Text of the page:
“Framing the Scene” meets all of those criteria, in my creative opinion. The artwork itself represents the vision and skills of a talented artist. The art adds to the downtown Northfield experience. That experience is one of dipping in and out of mostly home-grown local shops or of dining in an historic setting. The cliques “quaint and charming” fit Northfield. This is a community rich in history, rich in historic architecture, rich in natural beauty and rich in art.
I appreciate how Ward melded art and nature in creating a mosaic which honors both. As I studied her interpretation of the Cannon River, I recognized the thought she invested in this detailed art of many many pieces. Her river evokes movement in waters teeming with fish and the occasional turtle. Assorted greens and blues evoke a sense of calm and peacefulness. Ward’s art honors this river which runs through. This river of life, now a backdrop to a community which still appreciates her beauty, her recreational qualities, her history, her aesthetic value.
And then, on the flip side of “Framing the Scene,” bold pieces of mostly yellow, orange and red triangles create a completely different feeling. It’s as if sunbeams fell from the sun in a chaotic, jumbled mix of happiness. That’s my interpretation.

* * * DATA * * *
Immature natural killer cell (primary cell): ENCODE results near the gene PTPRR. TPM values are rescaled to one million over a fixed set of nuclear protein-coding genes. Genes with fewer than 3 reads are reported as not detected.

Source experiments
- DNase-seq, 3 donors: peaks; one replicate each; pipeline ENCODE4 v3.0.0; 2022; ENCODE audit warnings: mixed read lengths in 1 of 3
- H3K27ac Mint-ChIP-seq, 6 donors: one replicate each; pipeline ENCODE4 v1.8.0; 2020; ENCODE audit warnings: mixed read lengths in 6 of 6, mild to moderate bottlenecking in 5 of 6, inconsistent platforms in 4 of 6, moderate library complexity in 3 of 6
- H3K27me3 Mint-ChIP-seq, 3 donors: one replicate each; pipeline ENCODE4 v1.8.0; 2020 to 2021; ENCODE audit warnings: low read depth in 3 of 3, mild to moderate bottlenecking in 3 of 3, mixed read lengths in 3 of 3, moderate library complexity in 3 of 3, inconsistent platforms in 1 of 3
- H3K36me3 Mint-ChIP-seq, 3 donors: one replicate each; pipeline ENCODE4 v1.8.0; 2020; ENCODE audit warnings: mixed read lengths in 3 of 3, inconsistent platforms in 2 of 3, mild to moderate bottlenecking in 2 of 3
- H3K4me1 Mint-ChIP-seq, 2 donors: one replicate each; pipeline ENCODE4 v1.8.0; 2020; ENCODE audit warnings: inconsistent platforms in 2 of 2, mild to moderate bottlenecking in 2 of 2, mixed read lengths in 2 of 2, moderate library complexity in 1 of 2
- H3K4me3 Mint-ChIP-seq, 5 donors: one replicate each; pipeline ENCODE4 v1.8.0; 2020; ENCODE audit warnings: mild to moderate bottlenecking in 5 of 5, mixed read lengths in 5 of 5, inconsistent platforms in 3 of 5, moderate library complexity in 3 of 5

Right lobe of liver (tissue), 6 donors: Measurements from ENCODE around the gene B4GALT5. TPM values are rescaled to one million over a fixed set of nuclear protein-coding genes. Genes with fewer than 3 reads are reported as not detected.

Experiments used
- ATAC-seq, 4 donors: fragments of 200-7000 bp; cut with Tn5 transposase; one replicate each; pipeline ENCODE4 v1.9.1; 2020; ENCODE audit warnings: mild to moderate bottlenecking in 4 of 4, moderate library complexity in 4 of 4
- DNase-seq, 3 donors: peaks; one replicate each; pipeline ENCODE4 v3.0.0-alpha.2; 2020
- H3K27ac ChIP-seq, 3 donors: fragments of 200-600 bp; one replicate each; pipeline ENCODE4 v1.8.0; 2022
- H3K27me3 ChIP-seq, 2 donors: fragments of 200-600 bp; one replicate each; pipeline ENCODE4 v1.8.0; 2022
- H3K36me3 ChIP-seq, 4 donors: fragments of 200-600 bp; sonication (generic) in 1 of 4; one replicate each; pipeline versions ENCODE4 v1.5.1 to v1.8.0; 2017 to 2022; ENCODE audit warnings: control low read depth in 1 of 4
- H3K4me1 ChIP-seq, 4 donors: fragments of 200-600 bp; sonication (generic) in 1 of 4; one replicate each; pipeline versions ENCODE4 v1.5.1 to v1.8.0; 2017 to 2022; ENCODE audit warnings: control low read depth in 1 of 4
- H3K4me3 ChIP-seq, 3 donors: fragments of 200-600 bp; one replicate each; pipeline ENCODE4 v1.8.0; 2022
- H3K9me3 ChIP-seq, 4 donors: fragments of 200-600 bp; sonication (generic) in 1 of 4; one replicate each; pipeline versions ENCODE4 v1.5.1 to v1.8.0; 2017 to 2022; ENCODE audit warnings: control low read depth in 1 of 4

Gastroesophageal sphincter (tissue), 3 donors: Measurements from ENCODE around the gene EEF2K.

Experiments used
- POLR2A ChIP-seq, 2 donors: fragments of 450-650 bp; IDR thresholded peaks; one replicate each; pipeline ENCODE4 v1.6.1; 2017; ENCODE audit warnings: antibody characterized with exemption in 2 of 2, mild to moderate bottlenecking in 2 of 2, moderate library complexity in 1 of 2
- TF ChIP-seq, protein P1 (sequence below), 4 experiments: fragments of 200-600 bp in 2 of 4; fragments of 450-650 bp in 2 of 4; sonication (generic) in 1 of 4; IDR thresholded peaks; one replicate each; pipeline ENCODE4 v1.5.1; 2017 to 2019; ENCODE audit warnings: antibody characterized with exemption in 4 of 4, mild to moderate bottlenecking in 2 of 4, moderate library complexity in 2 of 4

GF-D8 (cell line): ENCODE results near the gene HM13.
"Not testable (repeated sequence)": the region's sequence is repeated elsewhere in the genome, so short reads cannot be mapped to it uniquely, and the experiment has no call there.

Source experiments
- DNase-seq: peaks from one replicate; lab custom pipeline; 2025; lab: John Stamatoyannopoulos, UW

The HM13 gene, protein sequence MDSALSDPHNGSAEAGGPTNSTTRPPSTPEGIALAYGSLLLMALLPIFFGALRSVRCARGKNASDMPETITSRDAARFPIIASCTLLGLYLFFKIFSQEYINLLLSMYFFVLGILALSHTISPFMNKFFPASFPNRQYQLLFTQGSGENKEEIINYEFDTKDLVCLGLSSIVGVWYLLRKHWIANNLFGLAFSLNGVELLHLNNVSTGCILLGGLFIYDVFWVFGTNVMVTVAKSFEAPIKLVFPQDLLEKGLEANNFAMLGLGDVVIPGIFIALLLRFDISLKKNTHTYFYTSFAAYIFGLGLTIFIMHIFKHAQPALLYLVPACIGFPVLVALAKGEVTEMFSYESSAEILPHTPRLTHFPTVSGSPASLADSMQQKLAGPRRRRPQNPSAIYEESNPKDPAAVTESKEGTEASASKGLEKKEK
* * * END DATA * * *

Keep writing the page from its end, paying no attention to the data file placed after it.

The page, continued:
This side of the art looks toward Bridge Square, community gathering spot in downtown Northfield. Place of concerts and popcorn wagon, Santa house and quiet bench-sitting. Place of artistic activism. And beyond that, to the back of the frame, historic buildings rise.
Art rises in Northfield, enriching the lives of locals and the lives of visitors like me, come to town to follow the Riverwalk, to walk along Division Street and, then, to pause near Bridge Square and frame the scene.
Please check back for more posts about art in historic downtown Northfield, Minnesota.
“DUCK, DUCK, GRAY DUCK!” If you’re not a native Minnesotan, you might stop me right here and protest. “It’s Duck, Duck, Goose!” you likely would correct. And then I would protest.